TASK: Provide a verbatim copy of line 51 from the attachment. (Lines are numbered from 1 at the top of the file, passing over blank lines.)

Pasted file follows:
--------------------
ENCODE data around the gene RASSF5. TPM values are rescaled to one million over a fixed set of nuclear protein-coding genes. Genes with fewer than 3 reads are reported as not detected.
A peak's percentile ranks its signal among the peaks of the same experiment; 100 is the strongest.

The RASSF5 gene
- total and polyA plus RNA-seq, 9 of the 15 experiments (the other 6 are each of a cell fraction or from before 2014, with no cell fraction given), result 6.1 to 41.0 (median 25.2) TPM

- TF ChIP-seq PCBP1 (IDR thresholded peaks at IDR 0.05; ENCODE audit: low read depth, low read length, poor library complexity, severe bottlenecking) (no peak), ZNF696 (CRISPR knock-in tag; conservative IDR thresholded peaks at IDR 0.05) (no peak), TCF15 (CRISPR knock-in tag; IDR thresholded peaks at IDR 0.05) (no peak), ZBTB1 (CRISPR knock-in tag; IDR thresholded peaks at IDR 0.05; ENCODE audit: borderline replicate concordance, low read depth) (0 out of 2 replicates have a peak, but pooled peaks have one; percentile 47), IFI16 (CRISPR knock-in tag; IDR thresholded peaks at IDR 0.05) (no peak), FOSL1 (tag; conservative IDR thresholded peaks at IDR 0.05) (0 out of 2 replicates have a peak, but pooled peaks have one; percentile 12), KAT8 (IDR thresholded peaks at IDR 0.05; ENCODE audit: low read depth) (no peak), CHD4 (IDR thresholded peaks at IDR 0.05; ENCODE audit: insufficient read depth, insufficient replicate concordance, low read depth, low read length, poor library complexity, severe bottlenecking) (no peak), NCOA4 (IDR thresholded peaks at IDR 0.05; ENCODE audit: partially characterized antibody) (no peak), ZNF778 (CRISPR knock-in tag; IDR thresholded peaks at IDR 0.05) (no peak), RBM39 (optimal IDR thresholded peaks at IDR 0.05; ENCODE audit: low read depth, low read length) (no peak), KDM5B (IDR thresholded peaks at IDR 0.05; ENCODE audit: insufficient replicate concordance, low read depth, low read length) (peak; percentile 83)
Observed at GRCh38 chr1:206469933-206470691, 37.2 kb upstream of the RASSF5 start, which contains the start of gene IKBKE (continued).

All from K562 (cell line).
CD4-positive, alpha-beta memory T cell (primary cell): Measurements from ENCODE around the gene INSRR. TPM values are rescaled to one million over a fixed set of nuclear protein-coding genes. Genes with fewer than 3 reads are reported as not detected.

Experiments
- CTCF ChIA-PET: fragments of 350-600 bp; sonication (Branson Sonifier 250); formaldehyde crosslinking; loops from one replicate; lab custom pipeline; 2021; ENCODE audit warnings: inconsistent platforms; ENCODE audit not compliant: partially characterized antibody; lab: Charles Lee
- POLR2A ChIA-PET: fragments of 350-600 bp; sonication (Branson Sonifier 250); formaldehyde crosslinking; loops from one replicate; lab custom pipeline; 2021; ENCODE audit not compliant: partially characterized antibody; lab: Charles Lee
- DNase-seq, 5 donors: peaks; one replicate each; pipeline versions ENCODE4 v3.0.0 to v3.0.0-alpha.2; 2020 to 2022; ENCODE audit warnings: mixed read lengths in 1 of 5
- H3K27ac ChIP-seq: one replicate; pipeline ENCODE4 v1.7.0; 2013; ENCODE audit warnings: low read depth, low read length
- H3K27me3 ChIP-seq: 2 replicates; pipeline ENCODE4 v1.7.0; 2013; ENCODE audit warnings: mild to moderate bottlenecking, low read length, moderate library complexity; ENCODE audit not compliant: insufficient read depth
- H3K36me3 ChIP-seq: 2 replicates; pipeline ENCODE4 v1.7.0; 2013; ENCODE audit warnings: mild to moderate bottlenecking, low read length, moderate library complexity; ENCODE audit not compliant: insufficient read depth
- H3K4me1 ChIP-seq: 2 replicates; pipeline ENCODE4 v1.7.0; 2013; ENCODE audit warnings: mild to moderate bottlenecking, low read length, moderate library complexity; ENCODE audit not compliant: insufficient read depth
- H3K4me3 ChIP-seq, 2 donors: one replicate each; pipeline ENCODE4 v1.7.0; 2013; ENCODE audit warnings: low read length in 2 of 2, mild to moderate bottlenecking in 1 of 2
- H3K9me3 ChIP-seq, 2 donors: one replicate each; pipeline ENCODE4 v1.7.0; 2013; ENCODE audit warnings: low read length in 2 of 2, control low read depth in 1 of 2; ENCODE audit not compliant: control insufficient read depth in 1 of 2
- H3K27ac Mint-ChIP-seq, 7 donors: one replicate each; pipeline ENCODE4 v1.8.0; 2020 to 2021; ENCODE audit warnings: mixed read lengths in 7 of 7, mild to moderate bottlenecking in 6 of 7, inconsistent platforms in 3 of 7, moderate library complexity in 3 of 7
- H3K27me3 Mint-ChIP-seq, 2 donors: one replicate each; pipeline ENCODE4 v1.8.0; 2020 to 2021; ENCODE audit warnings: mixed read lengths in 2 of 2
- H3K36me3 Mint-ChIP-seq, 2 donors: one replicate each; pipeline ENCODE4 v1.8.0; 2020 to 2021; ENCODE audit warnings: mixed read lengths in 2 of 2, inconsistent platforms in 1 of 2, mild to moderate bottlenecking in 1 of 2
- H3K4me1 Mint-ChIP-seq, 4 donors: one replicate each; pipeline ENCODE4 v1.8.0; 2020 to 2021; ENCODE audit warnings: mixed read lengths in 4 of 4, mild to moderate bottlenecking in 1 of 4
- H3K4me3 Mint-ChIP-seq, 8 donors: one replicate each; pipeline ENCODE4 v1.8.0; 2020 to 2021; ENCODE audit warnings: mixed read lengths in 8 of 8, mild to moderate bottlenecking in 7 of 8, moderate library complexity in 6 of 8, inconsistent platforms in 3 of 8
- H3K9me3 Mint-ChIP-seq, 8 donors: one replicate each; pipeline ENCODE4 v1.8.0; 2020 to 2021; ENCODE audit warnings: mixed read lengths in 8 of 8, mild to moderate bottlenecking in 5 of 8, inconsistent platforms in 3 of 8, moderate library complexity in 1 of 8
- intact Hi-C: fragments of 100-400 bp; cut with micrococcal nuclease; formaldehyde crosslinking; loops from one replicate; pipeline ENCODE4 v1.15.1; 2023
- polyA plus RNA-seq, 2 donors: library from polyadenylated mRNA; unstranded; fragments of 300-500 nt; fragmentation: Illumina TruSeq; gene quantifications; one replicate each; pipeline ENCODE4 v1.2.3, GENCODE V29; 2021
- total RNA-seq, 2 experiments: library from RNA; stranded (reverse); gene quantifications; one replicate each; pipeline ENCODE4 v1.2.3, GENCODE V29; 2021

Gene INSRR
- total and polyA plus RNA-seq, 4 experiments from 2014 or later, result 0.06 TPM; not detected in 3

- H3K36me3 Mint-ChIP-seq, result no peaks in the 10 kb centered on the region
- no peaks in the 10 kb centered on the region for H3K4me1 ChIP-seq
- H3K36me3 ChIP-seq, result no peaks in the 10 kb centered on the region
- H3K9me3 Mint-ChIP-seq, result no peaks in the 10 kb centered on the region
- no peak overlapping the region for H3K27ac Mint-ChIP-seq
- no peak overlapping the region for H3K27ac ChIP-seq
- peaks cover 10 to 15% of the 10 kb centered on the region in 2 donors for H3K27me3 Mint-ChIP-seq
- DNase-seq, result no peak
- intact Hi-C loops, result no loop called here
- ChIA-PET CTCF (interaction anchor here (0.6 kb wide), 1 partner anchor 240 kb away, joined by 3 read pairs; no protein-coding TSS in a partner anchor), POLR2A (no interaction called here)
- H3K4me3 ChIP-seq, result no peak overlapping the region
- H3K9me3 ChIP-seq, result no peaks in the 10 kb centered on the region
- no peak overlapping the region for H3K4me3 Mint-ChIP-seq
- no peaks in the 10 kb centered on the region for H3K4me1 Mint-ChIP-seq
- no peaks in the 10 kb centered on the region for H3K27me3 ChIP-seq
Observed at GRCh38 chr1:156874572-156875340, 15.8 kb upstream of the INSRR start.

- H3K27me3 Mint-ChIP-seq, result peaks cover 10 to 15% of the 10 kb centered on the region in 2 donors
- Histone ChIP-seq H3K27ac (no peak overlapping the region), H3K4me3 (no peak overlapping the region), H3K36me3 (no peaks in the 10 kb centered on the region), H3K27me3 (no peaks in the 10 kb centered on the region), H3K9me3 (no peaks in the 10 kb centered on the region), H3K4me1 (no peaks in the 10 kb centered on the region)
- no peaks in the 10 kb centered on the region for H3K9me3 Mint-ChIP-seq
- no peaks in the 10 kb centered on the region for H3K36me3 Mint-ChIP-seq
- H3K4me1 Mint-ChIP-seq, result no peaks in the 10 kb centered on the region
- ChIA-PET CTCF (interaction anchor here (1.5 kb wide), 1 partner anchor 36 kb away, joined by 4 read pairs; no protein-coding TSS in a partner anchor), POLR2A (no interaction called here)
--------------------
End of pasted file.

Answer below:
- ChIA-PET CTCF (interaction anchor here (1.5 kb wide), 1 partner anchor 36 kb away, joined by 4 read pairs; no protein-coding TSS in a partner anchor), POLR2A (no interaction called here)